For a lot of photographers, b&w photos are what they want to take, whereas colour photos are the ones everyone else wants them to take. This is quite a dilemma; many of us are so bored with b&w pictures of World War 2 that we would much prefer to see pictures of historical figures in ‘living’ colour. This is not surprising. Most photos, whether mono or colour are just snapshots, lacking excitement in lighting or composition. No wonder we see the need for colour photographs of Churchill, Hitler, Rommel and so on. After all, who would pass up the chance of seeing a scene captured on the brightness of a Kodachrome slide?

Look through a newspaper. If you see a colour reproduction, don’t you immediately focus your attention onto it before the mono illustrations? It wasn’t too long ago that colour was so rare in newspapers that even front pages were in black and white. Now, just about every major newspaper has a colour front page, at the very least. Black and white does look mundane in newspapers, because of the cheap-shit print quality and paper grade. The photos often have ink marks on them or transfers from the text on the opposite page. B&w in newspapers is plain yuck! However, there is some good news.

Many of the colour magazines - there must be thousands of them - often reproduce mono images to large sizes. The quality of the paper is much better -depending on the publication - and it can also be glossy, or have some other rich attribute. Because of this the photographs are of good quality and the subtlety of monochrome can be appreciated. Sometimes colour can take away the drama of a situation, so even today we see press photographers using real black and white film to capture everything from political activity to everyday life. Sadly, many photographers use colour negative film so their picture editors can decide how they will be reproduced. This might be fine for newspapers but I think magazines should know and do better.

‘TIME’ had a good cover in black & white where every photograph in the accompanying feature story was also in black & white. That particular issue was 18/08/97. There was too much text cluttering the cover, but otherwise it displayed the elements of good design for b&w: the traditional red border of about one centimetre’s thickness; the bold ‘TIME’ logo in red, shadowed, as if floating above the surface of the page. Strong primaries framing monochrome images work very well, particularly red and blue.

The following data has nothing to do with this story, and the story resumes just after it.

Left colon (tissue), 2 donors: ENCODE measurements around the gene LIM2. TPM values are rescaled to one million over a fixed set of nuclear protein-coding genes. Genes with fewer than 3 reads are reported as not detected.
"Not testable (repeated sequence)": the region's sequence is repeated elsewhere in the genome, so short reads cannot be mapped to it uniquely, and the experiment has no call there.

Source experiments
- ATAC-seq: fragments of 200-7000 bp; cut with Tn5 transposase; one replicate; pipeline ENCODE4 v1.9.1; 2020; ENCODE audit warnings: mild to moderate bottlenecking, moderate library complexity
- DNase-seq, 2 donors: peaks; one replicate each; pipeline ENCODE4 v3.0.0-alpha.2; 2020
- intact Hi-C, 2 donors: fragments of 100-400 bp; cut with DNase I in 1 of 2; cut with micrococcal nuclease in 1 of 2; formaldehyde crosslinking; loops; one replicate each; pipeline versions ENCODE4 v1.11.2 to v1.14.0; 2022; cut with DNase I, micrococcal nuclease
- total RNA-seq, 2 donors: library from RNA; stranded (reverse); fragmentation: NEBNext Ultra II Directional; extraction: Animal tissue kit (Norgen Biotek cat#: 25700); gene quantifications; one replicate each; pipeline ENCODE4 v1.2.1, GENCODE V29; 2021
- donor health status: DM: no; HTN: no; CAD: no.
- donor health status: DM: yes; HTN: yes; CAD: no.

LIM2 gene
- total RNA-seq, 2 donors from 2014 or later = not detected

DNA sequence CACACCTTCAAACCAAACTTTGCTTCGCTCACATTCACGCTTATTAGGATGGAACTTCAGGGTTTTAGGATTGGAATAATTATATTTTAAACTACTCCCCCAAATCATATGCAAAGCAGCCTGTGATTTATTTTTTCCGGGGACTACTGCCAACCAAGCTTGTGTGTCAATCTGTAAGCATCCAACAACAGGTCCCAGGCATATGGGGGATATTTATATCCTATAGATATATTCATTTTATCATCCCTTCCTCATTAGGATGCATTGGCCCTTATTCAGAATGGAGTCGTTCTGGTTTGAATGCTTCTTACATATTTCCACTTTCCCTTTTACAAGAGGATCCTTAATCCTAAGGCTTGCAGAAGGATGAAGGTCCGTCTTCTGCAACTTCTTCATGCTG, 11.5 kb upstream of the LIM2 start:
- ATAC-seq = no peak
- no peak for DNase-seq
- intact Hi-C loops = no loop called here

In fact, colour can be somewhat offensive, a bit too loud for some subject matter. Even worse, colour can actually make an image less interesting, which is contrary to why some people shoot colour in the first place. Black and white film is a bit easier to use in one sense, that is you can use filters to control tones such as the depth of the sky or grass or whatever. Just put a yellow filter on and deepen the sky. With colour film, you need a polarizer, and that doesn’t work all of the time, although at least you don’t risk subjects the same colour as the filter going white.

Even sunsets/sunrises (or dusk/dawn shots) can look just as good in black and white as in colour. Sometimes, a colour evening shot just appears superficial. The viewer wants to see tones, not fluorescent colours, and the loud colour loses the mood. What’s more, evening and morning scenes are by no means just about colour. In fact, it’s the shadows, haze and brilliant transparency of foliage that make up most of the mood at the beginning and ending of the day.

There’s no way that anyone today would give up colour for good. It’s just too useful. Still, take American celebrity photographer Herb Ritts - not only is he exclusively a b&w user, but he even watches TV with the colour turned right down. And darkrooms aren’t for everybody. So if you really must, then use the C-41 based films like XP-2. I would never use them, but if that is the only way that you can enjoy the medium, then by all means exploit this technology. At least then you don’t have to set aside a whole area of your house for the processing equipment just to see the results. But if you are a colour user, and even if you only shoot with a compact camera, use B&W film a bit more regularly. You’ll have your collection of photographs topped off with some long lasting, refreshing and unique pictures.

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This article previously appeared in Photographic Trader #80